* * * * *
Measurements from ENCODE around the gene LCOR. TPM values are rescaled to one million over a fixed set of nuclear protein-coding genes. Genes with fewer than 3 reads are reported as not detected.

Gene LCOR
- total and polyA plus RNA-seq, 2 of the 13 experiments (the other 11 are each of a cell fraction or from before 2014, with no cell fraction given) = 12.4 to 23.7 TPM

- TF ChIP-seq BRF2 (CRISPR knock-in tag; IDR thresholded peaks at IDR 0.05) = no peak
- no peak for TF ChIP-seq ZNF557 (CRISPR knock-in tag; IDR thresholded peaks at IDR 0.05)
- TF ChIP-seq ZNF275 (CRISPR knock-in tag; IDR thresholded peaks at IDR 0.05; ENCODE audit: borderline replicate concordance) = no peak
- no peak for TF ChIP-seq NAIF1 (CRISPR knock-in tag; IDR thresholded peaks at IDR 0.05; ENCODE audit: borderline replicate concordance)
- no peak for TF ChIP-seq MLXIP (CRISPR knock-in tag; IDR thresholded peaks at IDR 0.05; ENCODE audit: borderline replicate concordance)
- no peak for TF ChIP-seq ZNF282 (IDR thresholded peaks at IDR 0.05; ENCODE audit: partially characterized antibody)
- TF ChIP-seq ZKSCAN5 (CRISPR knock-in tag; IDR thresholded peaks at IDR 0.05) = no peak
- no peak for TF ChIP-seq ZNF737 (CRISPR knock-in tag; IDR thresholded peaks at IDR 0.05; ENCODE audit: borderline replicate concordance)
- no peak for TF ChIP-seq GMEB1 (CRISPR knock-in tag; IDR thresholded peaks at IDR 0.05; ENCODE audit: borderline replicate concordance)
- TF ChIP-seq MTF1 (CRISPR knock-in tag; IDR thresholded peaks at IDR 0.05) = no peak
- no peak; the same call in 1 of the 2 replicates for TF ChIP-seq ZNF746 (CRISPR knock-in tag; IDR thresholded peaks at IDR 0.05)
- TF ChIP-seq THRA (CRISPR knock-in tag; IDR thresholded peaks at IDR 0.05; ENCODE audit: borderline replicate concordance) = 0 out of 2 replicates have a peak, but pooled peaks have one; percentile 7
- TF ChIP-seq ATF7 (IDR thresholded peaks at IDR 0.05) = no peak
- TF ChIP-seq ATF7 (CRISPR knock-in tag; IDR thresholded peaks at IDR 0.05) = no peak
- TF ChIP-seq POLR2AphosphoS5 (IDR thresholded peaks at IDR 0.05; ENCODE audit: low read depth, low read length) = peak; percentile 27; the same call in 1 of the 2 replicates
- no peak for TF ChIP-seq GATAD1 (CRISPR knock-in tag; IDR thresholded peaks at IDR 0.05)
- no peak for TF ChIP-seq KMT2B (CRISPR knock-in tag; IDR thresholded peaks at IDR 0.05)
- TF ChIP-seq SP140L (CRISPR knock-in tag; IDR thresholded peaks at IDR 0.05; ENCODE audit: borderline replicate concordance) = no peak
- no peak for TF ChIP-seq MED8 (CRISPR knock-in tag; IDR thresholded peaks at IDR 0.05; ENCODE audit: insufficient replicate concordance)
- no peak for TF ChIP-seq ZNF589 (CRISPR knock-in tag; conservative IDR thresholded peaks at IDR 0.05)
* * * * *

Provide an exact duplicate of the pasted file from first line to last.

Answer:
Measurements from ENCODE around the gene LCOR. TPM values are rescaled to one million over a fixed set of nuclear protein-coding genes. Genes with fewer than 3 reads are reported as not detected.

Gene LCOR
- total and polyA plus RNA-seq, 2 of the 13 experiments (the other 11 are each of a cell fraction or from before 2014, with no cell fraction given) = 12.4 to 23.7 TPM

- TF ChIP-seq BRF2 (CRISPR knock-in tag; IDR thresholded peaks at IDR 0.05) = no peak
- no peak for TF ChIP-seq ZNF557 (CRISPR knock-in tag; IDR thresholded peaks at IDR 0.05)
- TF ChIP-seq ZNF275 (CRISPR knock-in tag; IDR thresholded peaks at IDR 0.05; ENCODE audit: borderline replicate concordance) = no peak
- no peak for TF ChIP-seq NAIF1 (CRISPR knock-in tag; IDR thresholded peaks at IDR 0.05; ENCODE audit: borderline replicate concordance)
- no peak for TF ChIP-seq MLXIP (CRISPR knock-in tag; IDR thresholded peaks at IDR 0.05; ENCODE audit: borderline replicate concordance)
- no peak for TF ChIP-seq ZNF282 (IDR thresholded peaks at IDR 0.05; ENCODE audit: partially characterized antibody)
- TF ChIP-seq ZKSCAN5 (CRISPR knock-in tag; IDR thresholded peaks at IDR 0.05) = no peak
- no peak for TF ChIP-seq ZNF737 (CRISPR knock-in tag; IDR thresholded peaks at IDR 0.05; ENCODE audit: borderline replicate concordance)
- no peak for TF ChIP-seq GMEB1 (CRISPR knock-in tag; IDR thresholded peaks at IDR 0.05; ENCODE audit: borderline replicate concordance)
- TF ChIP-seq MTF1 (CRISPR knock-in tag; IDR thresholded peaks at IDR 0.05) = no peak
- no peak; the same call in 1 of the 2 replicates for TF ChIP-seq ZNF746 (CRISPR knock-in tag; IDR thresholded peaks at IDR 0.05)
- TF ChIP-seq THRA (CRISPR knock-in tag; IDR thresholded peaks at IDR 0.05; ENCODE audit: borderline replicate concordance) = 0 out of 2 replicates have a peak, but pooled peaks have one; percentile 7
- TF ChIP-seq ATF7 (IDR thresholded peaks at IDR 0.05) = no peak
- TF ChIP-seq ATF7 (CRISPR knock-in tag; IDR thresholded peaks at IDR 0.05) = no peak
- TF ChIP-seq POLR2AphosphoS5 (IDR thresholded peaks at IDR 0.05; ENCODE audit: low read depth, low read length) = peak; percentile 27; the same call in 1 of the 2 replicates
- no peak for TF ChIP-seq GATAD1 (CRISPR knock-in tag; IDR thresholded peaks at IDR 0.05)
- no peak for TF ChIP-seq KMT2B (CRISPR knock-in tag; IDR thresholded peaks at IDR 0.05)
- TF ChIP-seq SP140L (CRISPR knock-in tag; IDR thresholded peaks at IDR 0.05; ENCODE audit: borderline replicate concordance) = no peak
- no peak for TF ChIP-seq MED8 (CRISPR knock-in tag; IDR thresholded peaks at IDR 0.05; ENCODE audit: insufficient replicate concordance)
- no peak for TF ChIP-seq ZNF589 (CRISPR knock-in tag; conservative IDR thresholded peaks at IDR 0.05)